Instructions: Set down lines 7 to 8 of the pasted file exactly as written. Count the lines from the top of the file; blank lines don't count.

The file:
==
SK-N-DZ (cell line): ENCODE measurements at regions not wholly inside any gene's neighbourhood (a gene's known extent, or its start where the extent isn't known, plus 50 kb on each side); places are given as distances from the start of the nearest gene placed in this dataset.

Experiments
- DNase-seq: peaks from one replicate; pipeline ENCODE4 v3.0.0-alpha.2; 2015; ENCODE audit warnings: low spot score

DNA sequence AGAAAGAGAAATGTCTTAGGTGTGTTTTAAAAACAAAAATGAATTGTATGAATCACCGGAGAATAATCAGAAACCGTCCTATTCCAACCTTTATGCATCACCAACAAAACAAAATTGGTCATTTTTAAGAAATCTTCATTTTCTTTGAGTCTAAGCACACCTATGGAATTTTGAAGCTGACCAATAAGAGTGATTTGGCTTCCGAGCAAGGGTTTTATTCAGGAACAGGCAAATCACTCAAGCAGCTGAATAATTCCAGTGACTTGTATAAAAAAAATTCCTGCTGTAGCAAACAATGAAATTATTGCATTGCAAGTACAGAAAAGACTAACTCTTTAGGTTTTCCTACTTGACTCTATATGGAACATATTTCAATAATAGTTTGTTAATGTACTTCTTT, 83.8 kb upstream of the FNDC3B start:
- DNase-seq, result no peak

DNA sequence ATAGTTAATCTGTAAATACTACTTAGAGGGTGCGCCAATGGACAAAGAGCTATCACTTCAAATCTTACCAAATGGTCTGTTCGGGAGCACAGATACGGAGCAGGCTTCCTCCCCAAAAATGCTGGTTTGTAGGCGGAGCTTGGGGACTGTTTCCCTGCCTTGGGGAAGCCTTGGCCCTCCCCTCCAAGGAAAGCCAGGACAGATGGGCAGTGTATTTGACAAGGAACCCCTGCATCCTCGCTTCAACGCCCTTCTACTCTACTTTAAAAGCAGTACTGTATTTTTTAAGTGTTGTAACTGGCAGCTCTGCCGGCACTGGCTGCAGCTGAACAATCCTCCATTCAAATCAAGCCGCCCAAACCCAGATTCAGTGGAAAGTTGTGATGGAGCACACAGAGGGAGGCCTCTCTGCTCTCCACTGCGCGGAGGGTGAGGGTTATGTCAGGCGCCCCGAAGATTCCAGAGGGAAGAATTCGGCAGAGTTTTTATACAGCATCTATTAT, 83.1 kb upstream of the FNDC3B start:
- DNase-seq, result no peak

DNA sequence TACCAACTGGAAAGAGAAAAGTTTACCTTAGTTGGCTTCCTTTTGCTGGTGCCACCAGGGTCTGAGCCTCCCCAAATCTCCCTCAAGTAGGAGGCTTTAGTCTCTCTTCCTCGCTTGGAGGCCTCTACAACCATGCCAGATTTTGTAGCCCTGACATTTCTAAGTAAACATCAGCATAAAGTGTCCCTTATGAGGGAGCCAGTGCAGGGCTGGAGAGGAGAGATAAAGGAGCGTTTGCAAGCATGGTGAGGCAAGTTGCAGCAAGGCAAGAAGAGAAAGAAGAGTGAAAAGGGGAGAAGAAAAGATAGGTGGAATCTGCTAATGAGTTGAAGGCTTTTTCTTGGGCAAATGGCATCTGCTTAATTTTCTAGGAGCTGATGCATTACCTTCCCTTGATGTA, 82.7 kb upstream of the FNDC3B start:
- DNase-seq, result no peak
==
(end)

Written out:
- DNase-seq, result no peak

DNA sequence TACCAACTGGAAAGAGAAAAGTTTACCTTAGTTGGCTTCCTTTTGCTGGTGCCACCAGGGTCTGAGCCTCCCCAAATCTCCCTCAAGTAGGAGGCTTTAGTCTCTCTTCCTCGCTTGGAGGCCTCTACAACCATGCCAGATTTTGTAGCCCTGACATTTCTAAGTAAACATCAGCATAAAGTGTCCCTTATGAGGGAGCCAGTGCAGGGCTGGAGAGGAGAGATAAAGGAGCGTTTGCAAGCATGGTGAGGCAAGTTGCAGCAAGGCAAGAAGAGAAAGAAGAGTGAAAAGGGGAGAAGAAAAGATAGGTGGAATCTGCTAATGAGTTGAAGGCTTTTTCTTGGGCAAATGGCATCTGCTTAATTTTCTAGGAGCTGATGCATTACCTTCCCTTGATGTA, 82.7 kb upstream of the FNDC3B start: